Bessie and Paul are both very well. The weather has been 'very foggy and unpleasant here lately'. The 'prospects of the Education Bill look bad', which is 'a great pity'; is also sorry for [Walter] Runciman and Charles's sake. Fears they [the Liberals] 'will be in a false position with regard to everything till we have fought and beaten the Lords': wishes the Lords 'would reject a Budget', but supposes 'that is hardly possible, even for them'. Sends love to his mother.

Letter from R. C. Trevelyan to Sir George Trevelyan

Anuradhapura, Ceylon [Sri Lanka]. - Glad to have had three quiet days here after recent 'rushing about'. Will go to Kandy for four or five days tomorrow; they leave Colombo for Batavia on 15 or 16 February. [Goldsworthy Lowes] Dickinson is staying for a couple of nights with an old friend between here and Kandy. Describes the ruins here, and sketches the dagobas [brick stupas] which are 'very ugly' in his opinion; the sculpture is 'conventional, and evidently made to order' but there are two reliefs of an elephant and man cut into a rock which he finds 'fine as can be'. Thinks Indian art 'disappointing on the whole', but when it does 'come off' as here, it rivals anything he has seen elsewhere. Ceylon is 'more beautiful than most of India', though they did like Travancore very much. They stayed there as 'state guests', though they only met the Maharajah, 'an amiable, conscientious, unhealthy-looking man', briefly. Mentions the night they spent at Cape Comorin, a trip into the jungle, and a 'fascinating journey by houseboat' from Trivandrum to Quilon. Travancore seems in many ways 'the best-governed native state in India', with the people 'more prosperous and better educated' than elsewhere, though they benefit from nature being 'bountiful' there. Much enjoyed their days in camp with Mr [ James Perch] Bedford, collector of Salem, before going to Travancore; their visits to Trichinopoly, Tanjore and Madura were interesting but 'very tiring'. Is glad to have good news from Bessie and his parents. Julian will have been at home for some time now; expects Sir George and Caroline will be at Welcombe. Hopes to be back in May to go to the Lake Hunt; will probably not go to Japan, but start home from Pekin [Beijing] towards the end of April. By then he will have 'seen as much of the world as [he] can reasonably want to see at one time' and will be ready to return.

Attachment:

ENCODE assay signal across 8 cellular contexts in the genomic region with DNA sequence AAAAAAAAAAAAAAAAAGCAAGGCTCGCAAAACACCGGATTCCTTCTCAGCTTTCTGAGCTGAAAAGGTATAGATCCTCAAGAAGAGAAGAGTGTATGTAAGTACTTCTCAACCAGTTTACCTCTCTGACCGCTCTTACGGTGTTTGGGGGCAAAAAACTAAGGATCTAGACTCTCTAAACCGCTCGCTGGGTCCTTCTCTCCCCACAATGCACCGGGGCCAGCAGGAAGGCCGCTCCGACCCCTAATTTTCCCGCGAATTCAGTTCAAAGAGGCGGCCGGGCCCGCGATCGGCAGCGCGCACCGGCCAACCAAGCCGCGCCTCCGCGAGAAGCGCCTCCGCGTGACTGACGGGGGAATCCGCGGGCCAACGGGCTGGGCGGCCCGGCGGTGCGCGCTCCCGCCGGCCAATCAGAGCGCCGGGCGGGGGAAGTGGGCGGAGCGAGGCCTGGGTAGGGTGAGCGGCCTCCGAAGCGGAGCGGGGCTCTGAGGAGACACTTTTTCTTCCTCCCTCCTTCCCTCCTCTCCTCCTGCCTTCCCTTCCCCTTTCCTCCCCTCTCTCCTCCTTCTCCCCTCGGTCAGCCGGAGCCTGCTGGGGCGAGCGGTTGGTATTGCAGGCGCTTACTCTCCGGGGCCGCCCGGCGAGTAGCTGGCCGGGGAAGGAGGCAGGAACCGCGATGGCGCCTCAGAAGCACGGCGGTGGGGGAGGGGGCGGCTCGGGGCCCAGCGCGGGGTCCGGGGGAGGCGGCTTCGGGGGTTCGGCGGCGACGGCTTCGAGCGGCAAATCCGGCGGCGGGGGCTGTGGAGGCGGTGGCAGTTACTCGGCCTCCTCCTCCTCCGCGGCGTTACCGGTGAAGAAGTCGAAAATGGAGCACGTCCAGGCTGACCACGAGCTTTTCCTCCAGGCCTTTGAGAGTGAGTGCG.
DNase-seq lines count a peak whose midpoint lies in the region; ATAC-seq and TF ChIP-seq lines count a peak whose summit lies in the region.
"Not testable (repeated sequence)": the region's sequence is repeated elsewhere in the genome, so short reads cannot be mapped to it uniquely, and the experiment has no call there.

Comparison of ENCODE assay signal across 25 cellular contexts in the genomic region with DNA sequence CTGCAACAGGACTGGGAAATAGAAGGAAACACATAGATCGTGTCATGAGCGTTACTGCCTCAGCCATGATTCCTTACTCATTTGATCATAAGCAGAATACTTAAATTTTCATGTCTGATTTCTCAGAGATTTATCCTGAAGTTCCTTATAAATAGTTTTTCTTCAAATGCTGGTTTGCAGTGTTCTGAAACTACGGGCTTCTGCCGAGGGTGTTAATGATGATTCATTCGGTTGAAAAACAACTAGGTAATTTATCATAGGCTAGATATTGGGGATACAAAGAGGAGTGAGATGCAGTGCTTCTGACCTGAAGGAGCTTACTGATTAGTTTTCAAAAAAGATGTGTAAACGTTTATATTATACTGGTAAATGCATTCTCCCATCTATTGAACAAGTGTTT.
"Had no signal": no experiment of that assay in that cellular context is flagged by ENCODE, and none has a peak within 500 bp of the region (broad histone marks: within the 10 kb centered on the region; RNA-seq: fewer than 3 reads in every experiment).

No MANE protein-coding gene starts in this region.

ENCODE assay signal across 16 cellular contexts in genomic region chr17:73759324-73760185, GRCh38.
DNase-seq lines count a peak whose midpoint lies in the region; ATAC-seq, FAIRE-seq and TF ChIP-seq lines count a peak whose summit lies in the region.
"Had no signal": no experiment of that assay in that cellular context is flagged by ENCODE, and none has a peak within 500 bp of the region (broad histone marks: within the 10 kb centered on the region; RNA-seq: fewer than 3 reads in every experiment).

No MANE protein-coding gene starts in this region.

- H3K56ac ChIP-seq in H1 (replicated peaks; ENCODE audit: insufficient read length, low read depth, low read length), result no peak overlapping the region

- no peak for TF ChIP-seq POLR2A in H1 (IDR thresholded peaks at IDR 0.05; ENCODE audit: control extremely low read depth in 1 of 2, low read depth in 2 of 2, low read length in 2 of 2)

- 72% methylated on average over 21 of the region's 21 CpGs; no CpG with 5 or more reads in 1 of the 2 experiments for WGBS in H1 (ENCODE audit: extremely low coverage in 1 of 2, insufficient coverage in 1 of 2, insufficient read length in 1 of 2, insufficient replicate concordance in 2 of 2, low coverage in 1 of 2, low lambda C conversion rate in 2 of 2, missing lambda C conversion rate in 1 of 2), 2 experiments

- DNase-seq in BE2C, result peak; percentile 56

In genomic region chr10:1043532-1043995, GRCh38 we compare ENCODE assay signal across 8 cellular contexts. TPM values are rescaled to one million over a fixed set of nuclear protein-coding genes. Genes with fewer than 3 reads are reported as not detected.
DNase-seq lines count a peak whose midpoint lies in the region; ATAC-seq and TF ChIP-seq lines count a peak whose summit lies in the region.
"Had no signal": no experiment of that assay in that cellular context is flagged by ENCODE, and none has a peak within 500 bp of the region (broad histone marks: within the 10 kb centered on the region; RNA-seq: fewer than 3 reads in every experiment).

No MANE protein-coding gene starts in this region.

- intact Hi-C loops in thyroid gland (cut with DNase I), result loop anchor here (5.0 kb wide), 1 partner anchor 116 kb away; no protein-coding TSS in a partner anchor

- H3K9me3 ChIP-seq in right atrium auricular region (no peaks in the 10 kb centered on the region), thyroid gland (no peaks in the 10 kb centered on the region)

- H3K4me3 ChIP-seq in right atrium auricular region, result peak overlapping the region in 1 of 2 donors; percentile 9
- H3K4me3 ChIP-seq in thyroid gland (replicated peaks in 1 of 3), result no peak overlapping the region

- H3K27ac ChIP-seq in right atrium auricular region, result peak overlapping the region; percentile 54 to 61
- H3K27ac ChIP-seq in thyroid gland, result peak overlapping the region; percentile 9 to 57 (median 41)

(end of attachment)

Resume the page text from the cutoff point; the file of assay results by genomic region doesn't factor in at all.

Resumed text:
Finishes the letter next day in the botanical gardens at Kandy, under a 'clump of giant bamboos' and next to a river in which he intends to bathe soon. His father would like Kandy. Has not yet seen Buddha's tooth, which they say is really a crocodile's. There were many crocodiles in the big tanks at Anuradhpura, which he did not know until he had bathed there; they saw one. There are none here in the hills. Expects he will write next from Singapore or Batavia.

Letter from R. C. Trevelyan to Caroline Trevelyan